Climate impact investing and the race to net zero

Peter B. Gustavson School of Business

- Sasha Milam

Basma Majerbi. Credit: UVic Photo Services

Solutions to the climate crisis are being developed in laboratories and the halls of government. But they can also be found in boardrooms and the stock markets.

“Investing to avert climate disaster is in everyone’s interest,” says Basma Majerbi, a climate finance and impact investing expert at the University of Victoria’s Peter B. Gustavson School of Business.

“What we are faced with today is both an enormous challenge and an opportunity: how to use financial markets to accelerate the transition to a green economy.”

Getting to net-zero carbon emissions demands radical shifts in how we invest. As disasters such as massive wildfires and heat domes driven by climate change turn up the pressure to find solutions quickly, research is making it increasingly clear what role investors of all types and sizes have to play.

“Governments have their targets as defined by the Paris Agreement and United Nations Sustainable Development Goals, but most of them are not yet on track to meet such targets,” says Majerbi.

Majerbi’s sustainable finance research explores the range of investment types that can drive meaningful change in this area. One project examines the G20 COVID-19 green stimulus packages that could affect supply of and demand for energy. Another considers the institutional investor’s view on climate risks and opportunities.

A third study targeted impact investing via mutual funds. Co-authored with postdoctoral fellow Ali Shahrad, it suggests there’s much more individual investors can do to drive climate action and other sustainability goals— with the right tools and information.

“Environment, social and governance (ESG) is a good first step that is essential to push companies to improve their management practices,” says Majerbi.

“But if you are passionate or concerned about a particular societal challenge, like climate change, rising inequalities or biodiversity loss, you are more likely to create real solutions to that issue through impact investment funds.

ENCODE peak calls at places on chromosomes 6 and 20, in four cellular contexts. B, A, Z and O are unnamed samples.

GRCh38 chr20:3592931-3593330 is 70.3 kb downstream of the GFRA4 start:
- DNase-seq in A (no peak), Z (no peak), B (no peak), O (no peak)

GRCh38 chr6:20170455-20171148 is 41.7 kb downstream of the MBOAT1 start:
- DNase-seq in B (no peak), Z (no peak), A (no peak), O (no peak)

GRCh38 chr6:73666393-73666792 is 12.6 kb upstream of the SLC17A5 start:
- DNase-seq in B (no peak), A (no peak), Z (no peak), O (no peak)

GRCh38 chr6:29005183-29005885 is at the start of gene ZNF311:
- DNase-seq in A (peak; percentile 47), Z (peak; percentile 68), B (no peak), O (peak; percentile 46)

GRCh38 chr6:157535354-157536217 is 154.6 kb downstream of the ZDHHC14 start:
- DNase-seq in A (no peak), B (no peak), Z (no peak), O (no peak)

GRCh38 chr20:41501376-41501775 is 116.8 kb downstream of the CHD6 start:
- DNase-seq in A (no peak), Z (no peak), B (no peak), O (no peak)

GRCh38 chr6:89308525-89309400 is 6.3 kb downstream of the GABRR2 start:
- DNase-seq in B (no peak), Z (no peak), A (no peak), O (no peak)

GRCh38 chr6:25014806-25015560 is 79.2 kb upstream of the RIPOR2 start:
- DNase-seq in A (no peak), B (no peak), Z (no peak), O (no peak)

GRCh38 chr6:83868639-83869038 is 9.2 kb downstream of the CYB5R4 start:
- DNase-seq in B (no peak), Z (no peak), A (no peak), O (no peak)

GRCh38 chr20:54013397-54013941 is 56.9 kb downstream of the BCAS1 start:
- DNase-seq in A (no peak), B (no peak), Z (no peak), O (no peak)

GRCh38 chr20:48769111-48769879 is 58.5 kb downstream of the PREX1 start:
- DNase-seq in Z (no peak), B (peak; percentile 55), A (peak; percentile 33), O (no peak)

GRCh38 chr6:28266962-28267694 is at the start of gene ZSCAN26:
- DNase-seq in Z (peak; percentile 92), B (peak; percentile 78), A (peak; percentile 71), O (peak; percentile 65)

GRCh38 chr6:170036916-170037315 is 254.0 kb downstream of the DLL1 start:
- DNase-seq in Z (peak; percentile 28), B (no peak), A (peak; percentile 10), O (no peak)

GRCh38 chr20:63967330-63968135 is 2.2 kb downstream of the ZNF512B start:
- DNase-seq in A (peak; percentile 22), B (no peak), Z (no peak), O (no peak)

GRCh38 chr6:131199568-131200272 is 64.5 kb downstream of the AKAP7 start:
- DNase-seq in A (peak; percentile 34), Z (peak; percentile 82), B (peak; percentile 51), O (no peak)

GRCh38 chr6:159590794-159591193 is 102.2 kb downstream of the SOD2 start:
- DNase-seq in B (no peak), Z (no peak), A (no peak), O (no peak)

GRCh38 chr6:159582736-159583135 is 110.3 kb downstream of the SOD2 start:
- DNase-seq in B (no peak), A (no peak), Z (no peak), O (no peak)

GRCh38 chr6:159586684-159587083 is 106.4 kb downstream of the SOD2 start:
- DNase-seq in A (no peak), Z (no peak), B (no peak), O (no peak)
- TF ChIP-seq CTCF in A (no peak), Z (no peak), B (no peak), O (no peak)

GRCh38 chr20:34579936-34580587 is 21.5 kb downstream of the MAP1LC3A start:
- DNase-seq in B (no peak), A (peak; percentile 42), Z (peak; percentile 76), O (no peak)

“The myth that ‘sustainable funds don’t perform’ has already been largely debunked,” says Majerbi, but there is still a lack of public awareness about impact funds. “Many advisers and investors still think that you have to sacrifice returns if you focus on achieving specific, measurable social and environmental impact because you are building a portfolio from a limited universe.”

Her forthcoming study of the global landscape of sustainable mutual funds offers additional perspective. “Do you give up returns with impact investing? Yes and no,” says Majerbi. “It’s possible to optimize your
impact investing portfolio and have decent returns. But the most interesting thing we found was that impact funds are more resilient during times of crisis—such as the COVID-19 pandemic—than conventional or other types of sustainable funds.”

In an analysis of ESG, impact and conventional mutual funds, money flowing into impact-focused mutual funds stayed strong, even when mutual funds as a whole took a nosedive. Moreover, impact funds and non-diversified environmental sector funds are growing faster and have higher adjusted returns than ESG funds globally.

Her advice for individual investors looking to make a difference mirrors this observation. “Demand drives supply in financial products like anywhere else. Demand products that align with your values and causes you care about.”


Impact Investing is a type of sustainable investing that starts with the investor’s intention to contribute solutions to societal challenges while also seeing financial returns, allowing for targeted investing in specific areas such as climate solutions. Factoring environment, social, governance, or ESG, means investors evaluate companies’ performance in financially material issues in these three areas.

This year's COP26 UN climate conference, takes place in Glasgow from Oct. 31-Nov. 12. This year, one of the main themes is climate finance in the transition to net zero. 

Majerbi is co-investigator of The Climate Finance Project, funded by UVic-led and hosted Pacific Institute for Climate Solutions, in collaboration with British Columbia Investment Management Corporation. Alongside Gustavson‘s Michael K ing and postdoctoral fellow Kevin Andrew, the researchers will integrate the latest research on climate scenarios to help institutional investors assess climate risks and opportunities as they make portfolio investment decisions.

UVic ’s Vancouver Island Impact Investing Hub, led by Majerbi, convenes academics, students, investors, industry, government and other community members to contribute to climate solutions by accelerating the flow of impact and sustainable finance in BC and beyond. UVic recently partnered with Foresight, Canada’s cleantech accelerator, to support the growth of the cleantech ecosystem and the transition to net zero.


In this story

Keywords: community, international, sustainability, administrative, research, climate, sustainability, innovation

People: Basma Majerbi, Michael King, Pacific Institute for Climate Solutions

Publication: knowlEDGE

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